The Moto Gran Premio draws motorcycle buffs – and not only – from all over the world each year to the glorious Mugello valley in northern Tuscany. One of them is my husband Pino who heads here each year on his moto Guzzi. For the second time, I joined him – and quite literally, only “went along for the ride”: the three-hour ride from Assisi into Tuscany and on to the rolling wooded hills of the Mugello. It’s not just the glorious, serene Mugello valley: Casa Passerini (where we stayed for two nights) and the hospitable owners, the Manetti family, draw me back, too. While Pino was at the track on Sunday, cheering on Valentino Rossi (uselessly, this time), I was in the kitchen of Casa Passerini hearing Gianna’s stories as she coaxed 8 litres of goat’s milk into a wondrous caprino cheese.
[lcaption]Along for the ride in magnifico Mugello[/lcaption]
Son Marco had milked early that morning and it was Gianna’s turn to make the cheese. The day prior, husband Marcello was cheese maker and while I enjoyed espresso in the kitchen with one of Gianna’s tasty cakes, he stood near the sink, forearms in the whey, tenderly holding the cheese in his hands, coaxing it into a rounded form. After filtering the goat’s milk in a rough cotton cloth, he had heated the milk to 37 ° C and let it sit for about an hour, before adding the rennet. He had washed his hands with soap, rinsing them three times (“to get out any hint of chlorine”, he said..but then again, three is that continually recurring sacred number..) before gathering the white mass together in the saucepan of warm whey.
The forming of the cheese takes about an hour. As he squeezed the cheese to release water, we talked about their goats and how he and Gianna had learned to make cheese from the Sardinian shepherds in Maremma three years ago (“We gave them a good chunk of wild boar I had shot in exchange.”) I couldn’t help thinking that probably any American standing every morning for an hour, forming cheese, would be watching the news on TV or have a Bluetooth or Ipod in the ear so as not to “waste time”.
[lcaption]Gianna makes her goat milk cheese[/lcaption]
Of their fifteen Chamois goats, five are milked now (some have kids and the milk goes to them), producing about 10 litres of milk. Two litres are set aside for the family’s morning cappuccinos and perhaps for Gianna’s bechamel sauce for her prized lasagne or one of her delectable desserts: creme caramel or panna cotta. The other eight liters are transformed into caprino by either Marcello or Gianna – or twenty-eight year old daughter Giulia (“her hands are the warmest so she makes the best cheese”, Gianna tells me proudly) One of them is at the kitchen sink each morning, holding the cheese lovingly for an hour, kneading it, molding, waiting for the loose mass to form into a round. When I had remarked to Marcello that it took quite some time, he smiled at me and with a twinkle in his eye, asked “when you were a girl, how long did your boyfriend hold you in his arms?!”
Gianna’s turn on Sunday morning: her hour with hands in the whey was almost up when I joined her in the kitchen. The espresso pot with coffee in it, a fresh coffee cake and her homemade cherry jam awaited me on the table. A pasta sauce with goat’s meat and rabbit in white wine were simmering on the stove and rosemary-rubbed lamb roasted in the oven, surrounded by potatoes cooking in the savory juices. It would be yet another “light lunch” at Casa Passerini! I stirred the pasta sauce for Gianna as she talked to me about the cheese-making, explaining that the heat of the day alters the milk, if imperceptibly. “Animals are stressed by heat as we are – and it takes experience to know how much caglio is needed that day for the cheese”. They have a thermometer to know when the milk reaches the necessary 37 ° but Gianna never uses it, saying that her finger is the best thermometer. Marcello’s hands are warmer, Giulia’s even warmer, she says, so they perceive different amounts of heat.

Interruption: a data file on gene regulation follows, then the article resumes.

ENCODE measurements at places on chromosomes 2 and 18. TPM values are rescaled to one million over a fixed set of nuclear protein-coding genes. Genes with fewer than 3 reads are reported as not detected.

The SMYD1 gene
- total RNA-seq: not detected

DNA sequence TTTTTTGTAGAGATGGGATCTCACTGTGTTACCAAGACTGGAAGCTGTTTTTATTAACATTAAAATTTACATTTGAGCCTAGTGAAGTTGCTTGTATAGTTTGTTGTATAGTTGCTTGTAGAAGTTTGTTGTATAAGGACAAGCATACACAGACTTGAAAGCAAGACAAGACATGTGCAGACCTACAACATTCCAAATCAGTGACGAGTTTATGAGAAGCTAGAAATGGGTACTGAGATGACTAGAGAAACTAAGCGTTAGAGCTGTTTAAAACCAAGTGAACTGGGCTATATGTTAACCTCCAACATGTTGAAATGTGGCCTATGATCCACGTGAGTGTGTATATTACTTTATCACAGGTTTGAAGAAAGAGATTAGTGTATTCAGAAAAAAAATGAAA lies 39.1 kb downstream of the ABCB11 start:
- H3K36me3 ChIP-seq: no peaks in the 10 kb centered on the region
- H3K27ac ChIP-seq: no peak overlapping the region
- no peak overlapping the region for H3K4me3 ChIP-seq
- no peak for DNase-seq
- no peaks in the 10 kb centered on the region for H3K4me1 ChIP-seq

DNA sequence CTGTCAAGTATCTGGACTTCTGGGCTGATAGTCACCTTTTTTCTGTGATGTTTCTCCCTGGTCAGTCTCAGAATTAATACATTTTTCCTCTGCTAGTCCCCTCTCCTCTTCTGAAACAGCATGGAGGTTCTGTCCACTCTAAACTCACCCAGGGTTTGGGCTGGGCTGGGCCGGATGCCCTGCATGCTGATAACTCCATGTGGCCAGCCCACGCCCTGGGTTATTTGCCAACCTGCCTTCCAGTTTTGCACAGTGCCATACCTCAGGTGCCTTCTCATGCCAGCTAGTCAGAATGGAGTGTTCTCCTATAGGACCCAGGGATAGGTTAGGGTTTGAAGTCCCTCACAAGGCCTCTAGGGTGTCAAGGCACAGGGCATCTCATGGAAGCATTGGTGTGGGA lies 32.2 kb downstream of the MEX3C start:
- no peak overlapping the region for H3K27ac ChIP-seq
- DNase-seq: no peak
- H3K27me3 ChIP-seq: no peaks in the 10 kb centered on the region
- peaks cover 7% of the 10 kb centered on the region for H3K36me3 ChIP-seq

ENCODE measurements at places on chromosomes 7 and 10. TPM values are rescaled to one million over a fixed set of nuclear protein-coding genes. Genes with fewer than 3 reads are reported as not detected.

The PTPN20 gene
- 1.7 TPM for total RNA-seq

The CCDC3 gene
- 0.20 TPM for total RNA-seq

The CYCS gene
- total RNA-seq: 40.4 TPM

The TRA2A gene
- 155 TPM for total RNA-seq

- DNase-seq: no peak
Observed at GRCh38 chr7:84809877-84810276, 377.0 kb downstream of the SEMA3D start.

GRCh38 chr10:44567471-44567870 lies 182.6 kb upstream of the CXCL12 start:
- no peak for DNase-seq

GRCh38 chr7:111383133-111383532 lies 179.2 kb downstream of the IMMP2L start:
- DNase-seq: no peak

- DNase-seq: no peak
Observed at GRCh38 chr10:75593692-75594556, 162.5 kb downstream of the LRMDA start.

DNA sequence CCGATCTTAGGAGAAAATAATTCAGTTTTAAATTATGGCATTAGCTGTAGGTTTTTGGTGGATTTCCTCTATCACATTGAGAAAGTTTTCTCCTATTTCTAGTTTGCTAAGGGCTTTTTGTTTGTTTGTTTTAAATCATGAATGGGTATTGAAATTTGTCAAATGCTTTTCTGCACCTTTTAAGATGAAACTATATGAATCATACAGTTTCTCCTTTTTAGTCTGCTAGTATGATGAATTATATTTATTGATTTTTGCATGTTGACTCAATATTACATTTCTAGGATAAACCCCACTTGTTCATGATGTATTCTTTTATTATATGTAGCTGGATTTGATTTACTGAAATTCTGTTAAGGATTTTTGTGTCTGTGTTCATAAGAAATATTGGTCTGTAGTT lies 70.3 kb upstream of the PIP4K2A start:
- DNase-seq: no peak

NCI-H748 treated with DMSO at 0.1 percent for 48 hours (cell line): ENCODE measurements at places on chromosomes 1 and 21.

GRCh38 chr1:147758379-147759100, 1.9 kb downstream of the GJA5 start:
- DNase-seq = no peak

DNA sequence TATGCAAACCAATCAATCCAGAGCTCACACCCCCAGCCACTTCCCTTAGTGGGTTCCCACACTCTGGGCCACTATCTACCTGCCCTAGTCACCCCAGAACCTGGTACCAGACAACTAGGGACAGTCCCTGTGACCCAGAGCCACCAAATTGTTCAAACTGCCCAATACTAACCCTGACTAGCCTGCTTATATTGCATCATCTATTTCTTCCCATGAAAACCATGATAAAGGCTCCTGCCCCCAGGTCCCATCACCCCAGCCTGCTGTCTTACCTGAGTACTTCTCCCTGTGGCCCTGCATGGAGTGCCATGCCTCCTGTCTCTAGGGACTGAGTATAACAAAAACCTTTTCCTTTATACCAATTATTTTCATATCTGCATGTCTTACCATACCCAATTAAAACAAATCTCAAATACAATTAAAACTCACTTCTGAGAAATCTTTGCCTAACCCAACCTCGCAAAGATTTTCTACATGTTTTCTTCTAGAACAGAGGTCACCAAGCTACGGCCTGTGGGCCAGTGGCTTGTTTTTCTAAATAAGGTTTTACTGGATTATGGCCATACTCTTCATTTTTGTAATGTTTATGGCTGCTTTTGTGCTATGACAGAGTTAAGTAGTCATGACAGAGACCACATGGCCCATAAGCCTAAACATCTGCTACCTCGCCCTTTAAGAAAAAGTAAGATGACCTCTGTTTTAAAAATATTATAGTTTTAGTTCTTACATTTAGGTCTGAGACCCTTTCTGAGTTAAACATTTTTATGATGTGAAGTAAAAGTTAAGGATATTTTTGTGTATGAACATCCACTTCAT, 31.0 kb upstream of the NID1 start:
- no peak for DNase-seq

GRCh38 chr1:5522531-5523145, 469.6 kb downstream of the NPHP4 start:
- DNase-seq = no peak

[lcaption]Casa Passerini and guest house[/lcaption]
As she squeezed the cheese round to form it, Gianna said, “Marcello does not have the patience I have,” she said, “to stand here, to hold firmly the cheese. He wants it all to happen sooner.” Then she gently lifted the beautifully-rounded form from the whey into the plastic basket where it would drain, as tenderly as a new mother lifting a baby from her bath. I was moved.
[lcaption]Caprino cheese made by Gianna[/lcaption]
The ricotta-making was the last step: Gianna heated the saucepan of whey until the curds came floating to the top. She scooped the curds out with a perforated ladle. Goat’s milk is far less fatty than sheep’s milk or cow’s milk (“anyone with high cholestoral should drink it”, says Gianna) and the ricotta yield is therefore far less: just a couple cups from the eight litres of milk.
Gianna put the ricotta in the fridge and tenderly held the cheese for a moment in her hands, sighing, “…that Man’s hands can make such a wonder. Straordinario”
[lcaption]Sunset bird on the wing Casa Passerini in Mugello[/lcaption]
Here is how to make a creamy white sauce – bechamel – like Gianna’s:
Bring to a boil about 2 quarts of milk (she would use goat’s milk, of course – you can use cow’s milk, if desired)
Put about 1/2 c. butter in a saucepan.
Melt it slowly but do not allow it to burn.
Stir in a couple handfuls of flour
(“Judging quantities takes practice!”, Gianna says)
Stir with wooden spoon to amalgamate or even better, use a whisk to stir.
Add hot milk gradually, stirring continuously, always in the same direction!
Add salt, pepper, nutmeg to taste as the mixture thickens.
Use in any recipe calling for white sauce.
(To learn to make lasagne like Gianna, stay with her at Casa Passerini! – and yes, she will teach you to make cheese as well if you ask her.)